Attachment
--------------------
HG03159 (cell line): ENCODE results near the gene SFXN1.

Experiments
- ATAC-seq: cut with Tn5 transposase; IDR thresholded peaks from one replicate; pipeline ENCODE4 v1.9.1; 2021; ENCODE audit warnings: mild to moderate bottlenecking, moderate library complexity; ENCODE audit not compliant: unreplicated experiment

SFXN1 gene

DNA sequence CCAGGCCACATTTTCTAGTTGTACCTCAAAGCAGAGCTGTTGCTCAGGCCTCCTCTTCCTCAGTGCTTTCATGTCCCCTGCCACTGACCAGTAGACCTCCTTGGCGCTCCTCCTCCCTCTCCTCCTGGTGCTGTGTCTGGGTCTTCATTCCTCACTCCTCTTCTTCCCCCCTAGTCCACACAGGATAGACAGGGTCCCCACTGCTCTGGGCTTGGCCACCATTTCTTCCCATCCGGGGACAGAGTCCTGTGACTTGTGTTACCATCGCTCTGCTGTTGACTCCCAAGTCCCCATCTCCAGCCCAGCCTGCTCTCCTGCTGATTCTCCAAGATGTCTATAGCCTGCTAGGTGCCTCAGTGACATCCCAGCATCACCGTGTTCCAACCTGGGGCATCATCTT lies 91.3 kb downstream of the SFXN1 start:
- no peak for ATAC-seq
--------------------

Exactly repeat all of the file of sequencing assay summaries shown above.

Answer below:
HG03159 (cell line): ENCODE results near the gene SFXN1.

Experiments
- ATAC-seq: cut with Tn5 transposase; IDR thresholded peaks from one replicate; pipeline ENCODE4 v1.9.1; 2021; ENCODE audit warnings: mild to moderate bottlenecking, moderate library complexity; ENCODE audit not compliant: unreplicated experiment

SFXN1 gene

DNA sequence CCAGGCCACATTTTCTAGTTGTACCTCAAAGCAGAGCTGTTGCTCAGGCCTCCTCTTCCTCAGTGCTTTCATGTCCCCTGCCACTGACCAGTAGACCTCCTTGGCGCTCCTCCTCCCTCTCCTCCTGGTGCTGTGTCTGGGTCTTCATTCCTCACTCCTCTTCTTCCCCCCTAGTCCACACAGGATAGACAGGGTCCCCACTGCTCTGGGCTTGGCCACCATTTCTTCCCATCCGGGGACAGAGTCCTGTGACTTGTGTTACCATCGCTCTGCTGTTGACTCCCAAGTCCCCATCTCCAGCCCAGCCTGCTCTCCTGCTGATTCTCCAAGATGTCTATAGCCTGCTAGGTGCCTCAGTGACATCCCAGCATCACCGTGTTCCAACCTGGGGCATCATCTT lies 91.3 kb downstream of the SFXN1 start:
- no peak for ATAC-seq